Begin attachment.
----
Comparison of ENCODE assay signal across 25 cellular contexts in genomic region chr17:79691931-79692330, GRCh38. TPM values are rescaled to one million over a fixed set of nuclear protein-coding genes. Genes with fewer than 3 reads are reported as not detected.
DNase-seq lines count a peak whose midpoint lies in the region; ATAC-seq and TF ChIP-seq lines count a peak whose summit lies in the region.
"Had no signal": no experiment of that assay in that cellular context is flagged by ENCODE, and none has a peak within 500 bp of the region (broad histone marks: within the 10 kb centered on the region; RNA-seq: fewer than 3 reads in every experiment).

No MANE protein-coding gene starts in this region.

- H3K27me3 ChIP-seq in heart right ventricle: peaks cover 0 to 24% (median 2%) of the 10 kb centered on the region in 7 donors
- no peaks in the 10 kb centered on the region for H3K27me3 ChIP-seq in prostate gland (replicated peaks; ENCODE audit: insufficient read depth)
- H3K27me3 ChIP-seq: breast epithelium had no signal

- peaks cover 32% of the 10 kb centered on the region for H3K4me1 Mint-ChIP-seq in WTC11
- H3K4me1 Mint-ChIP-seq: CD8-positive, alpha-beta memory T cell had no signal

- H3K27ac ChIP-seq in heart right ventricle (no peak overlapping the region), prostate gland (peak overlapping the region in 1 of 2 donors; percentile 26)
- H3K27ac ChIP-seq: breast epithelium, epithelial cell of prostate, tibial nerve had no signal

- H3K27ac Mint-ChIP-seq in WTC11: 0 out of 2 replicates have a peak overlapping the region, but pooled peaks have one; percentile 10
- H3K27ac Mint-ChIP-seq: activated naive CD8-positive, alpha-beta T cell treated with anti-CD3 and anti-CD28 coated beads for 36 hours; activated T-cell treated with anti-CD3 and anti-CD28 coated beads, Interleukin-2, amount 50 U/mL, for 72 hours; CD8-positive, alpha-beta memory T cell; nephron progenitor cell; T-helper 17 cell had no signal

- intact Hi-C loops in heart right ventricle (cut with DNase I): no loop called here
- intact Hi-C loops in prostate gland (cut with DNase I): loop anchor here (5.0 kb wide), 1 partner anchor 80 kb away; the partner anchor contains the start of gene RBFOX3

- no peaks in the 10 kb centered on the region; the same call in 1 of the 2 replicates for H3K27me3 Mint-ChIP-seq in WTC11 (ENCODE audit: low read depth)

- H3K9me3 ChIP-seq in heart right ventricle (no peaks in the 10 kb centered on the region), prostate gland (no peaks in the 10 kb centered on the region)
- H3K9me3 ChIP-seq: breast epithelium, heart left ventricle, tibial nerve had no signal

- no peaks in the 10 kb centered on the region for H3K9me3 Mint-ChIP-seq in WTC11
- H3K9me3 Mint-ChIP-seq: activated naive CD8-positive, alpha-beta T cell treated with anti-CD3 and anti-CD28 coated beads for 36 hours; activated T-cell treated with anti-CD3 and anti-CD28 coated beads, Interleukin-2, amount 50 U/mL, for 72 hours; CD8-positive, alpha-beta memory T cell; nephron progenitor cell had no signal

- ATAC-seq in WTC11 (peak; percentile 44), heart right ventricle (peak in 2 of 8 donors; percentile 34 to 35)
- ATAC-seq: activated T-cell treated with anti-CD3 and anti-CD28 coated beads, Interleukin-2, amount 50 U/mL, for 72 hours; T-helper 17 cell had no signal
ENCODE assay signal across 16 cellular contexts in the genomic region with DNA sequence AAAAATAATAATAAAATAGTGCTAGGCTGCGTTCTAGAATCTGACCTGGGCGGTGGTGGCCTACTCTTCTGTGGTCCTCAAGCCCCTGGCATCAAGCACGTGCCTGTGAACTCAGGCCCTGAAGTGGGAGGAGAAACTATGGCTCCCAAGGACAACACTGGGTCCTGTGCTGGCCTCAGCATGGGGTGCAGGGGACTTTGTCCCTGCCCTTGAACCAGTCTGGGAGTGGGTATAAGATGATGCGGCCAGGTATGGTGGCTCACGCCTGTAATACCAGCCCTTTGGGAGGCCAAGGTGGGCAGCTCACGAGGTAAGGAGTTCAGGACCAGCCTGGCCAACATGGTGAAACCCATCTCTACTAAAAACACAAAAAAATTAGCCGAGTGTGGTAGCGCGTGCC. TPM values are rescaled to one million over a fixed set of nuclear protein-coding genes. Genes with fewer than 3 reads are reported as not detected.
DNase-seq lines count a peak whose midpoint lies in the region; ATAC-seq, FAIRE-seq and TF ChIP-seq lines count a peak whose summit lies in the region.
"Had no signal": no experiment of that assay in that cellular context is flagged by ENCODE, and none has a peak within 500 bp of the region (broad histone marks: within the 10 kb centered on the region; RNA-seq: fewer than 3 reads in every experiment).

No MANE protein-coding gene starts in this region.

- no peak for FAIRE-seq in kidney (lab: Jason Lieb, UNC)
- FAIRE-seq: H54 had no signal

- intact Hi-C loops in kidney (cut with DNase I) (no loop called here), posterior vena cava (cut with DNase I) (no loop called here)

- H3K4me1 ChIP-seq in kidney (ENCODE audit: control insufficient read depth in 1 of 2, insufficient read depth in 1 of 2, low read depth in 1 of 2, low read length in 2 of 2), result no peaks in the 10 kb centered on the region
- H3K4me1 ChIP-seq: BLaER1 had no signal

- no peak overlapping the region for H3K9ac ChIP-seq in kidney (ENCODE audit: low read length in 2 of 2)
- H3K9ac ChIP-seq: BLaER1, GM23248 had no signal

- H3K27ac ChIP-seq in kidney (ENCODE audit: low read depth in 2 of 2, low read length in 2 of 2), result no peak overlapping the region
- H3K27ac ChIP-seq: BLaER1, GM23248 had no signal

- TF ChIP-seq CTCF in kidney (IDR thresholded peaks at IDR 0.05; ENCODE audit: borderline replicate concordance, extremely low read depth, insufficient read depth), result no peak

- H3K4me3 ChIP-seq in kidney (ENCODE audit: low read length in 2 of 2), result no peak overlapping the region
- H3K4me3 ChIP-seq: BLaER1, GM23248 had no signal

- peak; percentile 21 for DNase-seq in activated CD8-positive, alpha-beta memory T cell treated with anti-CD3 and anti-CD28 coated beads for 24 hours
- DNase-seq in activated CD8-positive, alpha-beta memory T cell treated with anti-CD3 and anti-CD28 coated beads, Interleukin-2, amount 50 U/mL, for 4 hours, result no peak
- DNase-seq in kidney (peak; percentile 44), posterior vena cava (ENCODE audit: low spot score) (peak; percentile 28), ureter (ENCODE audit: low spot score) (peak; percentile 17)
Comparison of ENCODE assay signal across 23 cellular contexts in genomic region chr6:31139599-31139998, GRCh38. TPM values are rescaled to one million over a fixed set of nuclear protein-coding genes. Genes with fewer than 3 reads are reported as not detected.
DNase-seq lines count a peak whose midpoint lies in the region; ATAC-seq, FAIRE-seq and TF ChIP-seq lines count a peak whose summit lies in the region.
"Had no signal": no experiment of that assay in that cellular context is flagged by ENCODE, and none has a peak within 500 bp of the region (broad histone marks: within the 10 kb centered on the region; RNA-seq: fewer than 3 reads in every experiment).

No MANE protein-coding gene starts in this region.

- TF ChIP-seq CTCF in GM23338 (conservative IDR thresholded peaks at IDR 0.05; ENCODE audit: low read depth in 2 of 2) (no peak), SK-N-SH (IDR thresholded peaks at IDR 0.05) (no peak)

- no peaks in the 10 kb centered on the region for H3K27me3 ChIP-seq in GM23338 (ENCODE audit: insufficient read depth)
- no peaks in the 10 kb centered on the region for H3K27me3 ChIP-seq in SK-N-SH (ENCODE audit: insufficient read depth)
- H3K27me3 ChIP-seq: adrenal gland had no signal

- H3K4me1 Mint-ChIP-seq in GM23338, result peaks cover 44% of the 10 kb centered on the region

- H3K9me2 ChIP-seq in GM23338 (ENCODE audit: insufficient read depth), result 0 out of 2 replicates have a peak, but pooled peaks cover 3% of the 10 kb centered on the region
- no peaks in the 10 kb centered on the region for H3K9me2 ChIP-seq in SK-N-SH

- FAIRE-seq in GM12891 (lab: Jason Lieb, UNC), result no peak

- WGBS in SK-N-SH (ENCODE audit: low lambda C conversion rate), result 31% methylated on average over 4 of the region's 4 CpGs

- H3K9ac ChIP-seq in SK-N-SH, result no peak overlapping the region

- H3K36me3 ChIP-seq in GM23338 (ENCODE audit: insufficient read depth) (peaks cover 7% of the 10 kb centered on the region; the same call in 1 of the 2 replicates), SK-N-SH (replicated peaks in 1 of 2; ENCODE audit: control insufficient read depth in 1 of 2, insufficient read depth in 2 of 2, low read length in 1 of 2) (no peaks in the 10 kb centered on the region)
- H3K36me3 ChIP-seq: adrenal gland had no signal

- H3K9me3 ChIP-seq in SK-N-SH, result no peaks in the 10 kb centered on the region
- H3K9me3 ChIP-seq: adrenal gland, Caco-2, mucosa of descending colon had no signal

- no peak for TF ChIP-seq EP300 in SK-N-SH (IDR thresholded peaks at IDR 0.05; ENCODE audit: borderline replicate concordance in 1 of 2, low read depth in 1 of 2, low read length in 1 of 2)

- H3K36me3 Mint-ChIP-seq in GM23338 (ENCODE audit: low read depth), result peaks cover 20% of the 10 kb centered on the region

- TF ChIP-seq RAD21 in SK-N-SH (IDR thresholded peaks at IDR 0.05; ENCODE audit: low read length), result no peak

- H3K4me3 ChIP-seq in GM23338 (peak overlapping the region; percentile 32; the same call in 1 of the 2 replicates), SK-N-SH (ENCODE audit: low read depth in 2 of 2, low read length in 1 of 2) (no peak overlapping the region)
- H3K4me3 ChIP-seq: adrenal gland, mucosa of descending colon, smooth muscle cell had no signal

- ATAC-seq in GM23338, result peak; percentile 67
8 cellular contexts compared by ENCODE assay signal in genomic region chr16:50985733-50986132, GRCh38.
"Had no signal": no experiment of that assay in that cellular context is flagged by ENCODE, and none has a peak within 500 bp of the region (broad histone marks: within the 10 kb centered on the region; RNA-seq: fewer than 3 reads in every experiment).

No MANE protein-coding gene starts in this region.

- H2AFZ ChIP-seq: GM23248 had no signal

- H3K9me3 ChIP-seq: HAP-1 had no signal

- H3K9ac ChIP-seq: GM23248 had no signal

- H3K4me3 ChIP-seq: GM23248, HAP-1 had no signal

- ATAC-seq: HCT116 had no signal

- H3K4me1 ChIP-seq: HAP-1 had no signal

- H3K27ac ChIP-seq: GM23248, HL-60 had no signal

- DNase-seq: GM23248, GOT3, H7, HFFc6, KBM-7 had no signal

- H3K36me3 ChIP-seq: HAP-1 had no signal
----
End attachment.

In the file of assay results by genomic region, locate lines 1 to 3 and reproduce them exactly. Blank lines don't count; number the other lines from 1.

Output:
Comparison of ENCODE assay signal across 25 cellular contexts in genomic region chr17:79691931-79692330, GRCh38. TPM values are rescaled to one million over a fixed set of nuclear protein-coding genes. Genes with fewer than 3 reads are reported as not detected.
DNase-seq lines count a peak whose midpoint lies in the region; ATAC-seq and TF ChIP-seq lines count a peak whose summit lies in the region.
"Had no signal": no experiment of that assay in that cellular context is flagged by ENCODE, and none has a peak within 500 bp of the region (broad histone marks: within the 10 kb centered on the region; RNA-seq: fewer than 3 reads in every experiment).